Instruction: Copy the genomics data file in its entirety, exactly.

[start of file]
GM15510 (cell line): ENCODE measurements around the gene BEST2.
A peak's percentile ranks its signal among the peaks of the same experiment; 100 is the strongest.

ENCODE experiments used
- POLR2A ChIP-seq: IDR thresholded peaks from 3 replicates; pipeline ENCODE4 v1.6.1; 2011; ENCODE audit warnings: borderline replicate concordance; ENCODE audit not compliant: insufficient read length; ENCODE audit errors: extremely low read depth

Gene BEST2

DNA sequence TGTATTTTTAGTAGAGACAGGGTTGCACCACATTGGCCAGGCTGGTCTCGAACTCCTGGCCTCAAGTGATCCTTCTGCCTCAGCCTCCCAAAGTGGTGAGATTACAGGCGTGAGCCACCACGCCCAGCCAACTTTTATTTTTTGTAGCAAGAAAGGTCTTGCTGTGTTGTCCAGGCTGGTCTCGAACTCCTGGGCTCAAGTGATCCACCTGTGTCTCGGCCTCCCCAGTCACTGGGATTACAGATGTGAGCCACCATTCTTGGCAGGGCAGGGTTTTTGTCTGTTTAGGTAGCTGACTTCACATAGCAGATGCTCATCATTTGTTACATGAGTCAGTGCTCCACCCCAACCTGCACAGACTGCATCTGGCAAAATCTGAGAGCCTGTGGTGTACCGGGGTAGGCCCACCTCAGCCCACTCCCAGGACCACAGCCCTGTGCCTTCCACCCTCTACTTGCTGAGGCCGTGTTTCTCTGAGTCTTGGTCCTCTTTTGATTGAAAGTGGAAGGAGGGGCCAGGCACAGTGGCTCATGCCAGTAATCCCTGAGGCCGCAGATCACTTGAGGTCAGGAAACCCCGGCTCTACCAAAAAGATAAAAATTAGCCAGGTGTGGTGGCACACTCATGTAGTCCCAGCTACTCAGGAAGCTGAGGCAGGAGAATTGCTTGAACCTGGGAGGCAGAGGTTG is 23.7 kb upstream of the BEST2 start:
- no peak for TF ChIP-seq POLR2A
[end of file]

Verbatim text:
GM15510 (cell line): ENCODE measurements around the gene BEST2.
A peak's percentile ranks its signal among the peaks of the same experiment; 100 is the strongest.

ENCODE experiments used
- POLR2A ChIP-seq: IDR thresholded peaks from 3 replicates; pipeline ENCODE4 v1.6.1; 2011; ENCODE audit warnings: borderline replicate concordance; ENCODE audit not compliant: insufficient read length; ENCODE audit errors: extremely low read depth

Gene BEST2

DNA sequence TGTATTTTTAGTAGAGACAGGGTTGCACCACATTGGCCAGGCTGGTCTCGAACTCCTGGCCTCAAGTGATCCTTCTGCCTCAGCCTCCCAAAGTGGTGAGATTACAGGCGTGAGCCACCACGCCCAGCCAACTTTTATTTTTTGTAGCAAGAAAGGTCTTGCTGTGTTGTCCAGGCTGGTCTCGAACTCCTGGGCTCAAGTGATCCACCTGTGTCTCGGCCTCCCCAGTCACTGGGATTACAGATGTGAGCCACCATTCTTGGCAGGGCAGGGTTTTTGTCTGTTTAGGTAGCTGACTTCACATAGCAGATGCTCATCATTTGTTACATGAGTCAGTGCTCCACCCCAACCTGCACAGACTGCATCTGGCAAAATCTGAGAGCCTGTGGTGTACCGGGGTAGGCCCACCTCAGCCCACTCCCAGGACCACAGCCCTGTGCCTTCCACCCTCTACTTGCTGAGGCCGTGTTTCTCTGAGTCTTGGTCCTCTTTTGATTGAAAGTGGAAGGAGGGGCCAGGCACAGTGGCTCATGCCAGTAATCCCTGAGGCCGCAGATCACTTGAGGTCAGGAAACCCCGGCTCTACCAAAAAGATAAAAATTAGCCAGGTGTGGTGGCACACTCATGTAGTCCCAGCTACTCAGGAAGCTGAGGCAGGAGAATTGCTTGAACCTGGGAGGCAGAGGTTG is 23.7 kb upstream of the BEST2 start:
- no peak for TF ChIP-seq POLR2A